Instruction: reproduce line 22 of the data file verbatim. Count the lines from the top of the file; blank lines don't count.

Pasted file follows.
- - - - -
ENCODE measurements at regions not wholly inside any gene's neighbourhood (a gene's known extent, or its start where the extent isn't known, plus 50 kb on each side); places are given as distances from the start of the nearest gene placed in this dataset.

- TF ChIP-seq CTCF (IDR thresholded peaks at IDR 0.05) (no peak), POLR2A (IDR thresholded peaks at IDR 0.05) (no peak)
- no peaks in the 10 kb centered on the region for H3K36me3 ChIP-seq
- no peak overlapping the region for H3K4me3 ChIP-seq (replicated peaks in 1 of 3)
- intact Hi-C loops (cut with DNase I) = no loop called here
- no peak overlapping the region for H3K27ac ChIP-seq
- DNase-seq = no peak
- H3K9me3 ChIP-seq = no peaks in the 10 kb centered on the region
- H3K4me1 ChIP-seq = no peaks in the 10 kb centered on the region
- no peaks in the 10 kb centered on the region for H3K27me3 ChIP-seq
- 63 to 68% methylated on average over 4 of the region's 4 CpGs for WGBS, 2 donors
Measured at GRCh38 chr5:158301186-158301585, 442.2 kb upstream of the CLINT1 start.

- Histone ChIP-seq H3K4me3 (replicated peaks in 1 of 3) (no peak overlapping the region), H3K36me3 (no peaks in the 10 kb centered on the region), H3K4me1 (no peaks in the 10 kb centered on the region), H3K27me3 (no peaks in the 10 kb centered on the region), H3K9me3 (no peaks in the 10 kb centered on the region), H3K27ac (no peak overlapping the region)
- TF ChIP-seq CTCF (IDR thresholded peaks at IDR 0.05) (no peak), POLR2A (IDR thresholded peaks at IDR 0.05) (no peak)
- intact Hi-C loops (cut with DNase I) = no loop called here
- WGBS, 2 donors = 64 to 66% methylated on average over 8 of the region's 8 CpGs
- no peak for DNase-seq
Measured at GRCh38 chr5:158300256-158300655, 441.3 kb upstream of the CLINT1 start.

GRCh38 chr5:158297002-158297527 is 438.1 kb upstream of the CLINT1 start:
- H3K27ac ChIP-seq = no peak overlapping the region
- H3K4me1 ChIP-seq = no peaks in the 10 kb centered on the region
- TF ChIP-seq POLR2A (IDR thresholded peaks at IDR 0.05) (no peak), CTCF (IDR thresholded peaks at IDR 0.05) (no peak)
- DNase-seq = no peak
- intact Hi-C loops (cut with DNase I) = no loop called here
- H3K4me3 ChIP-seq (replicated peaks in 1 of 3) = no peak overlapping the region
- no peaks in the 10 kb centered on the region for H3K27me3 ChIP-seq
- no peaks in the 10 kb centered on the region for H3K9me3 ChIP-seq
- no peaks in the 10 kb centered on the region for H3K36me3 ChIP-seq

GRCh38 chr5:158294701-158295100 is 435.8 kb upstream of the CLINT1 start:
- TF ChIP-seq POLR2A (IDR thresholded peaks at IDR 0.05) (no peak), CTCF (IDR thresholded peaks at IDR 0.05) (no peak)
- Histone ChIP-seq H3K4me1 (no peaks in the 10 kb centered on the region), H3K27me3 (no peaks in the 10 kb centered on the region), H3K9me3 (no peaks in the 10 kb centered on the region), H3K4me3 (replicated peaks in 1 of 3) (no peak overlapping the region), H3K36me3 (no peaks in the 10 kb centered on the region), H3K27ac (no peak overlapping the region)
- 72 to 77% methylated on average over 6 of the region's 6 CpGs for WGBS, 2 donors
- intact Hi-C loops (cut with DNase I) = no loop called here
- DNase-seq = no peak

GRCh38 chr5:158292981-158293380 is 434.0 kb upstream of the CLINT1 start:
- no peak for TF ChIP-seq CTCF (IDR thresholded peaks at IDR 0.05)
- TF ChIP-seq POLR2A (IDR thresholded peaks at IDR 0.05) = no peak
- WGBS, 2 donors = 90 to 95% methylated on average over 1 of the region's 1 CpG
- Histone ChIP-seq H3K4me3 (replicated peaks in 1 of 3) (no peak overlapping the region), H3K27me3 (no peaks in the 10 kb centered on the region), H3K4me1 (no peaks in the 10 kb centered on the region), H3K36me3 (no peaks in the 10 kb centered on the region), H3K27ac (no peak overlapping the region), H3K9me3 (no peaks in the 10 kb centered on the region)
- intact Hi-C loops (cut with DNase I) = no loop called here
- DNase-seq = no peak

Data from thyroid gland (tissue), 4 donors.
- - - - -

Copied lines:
- TF ChIP-seq POLR2A (IDR thresholded peaks at IDR 0.05) (no peak), CTCF (IDR thresholded peaks at IDR 0.05) (no peak)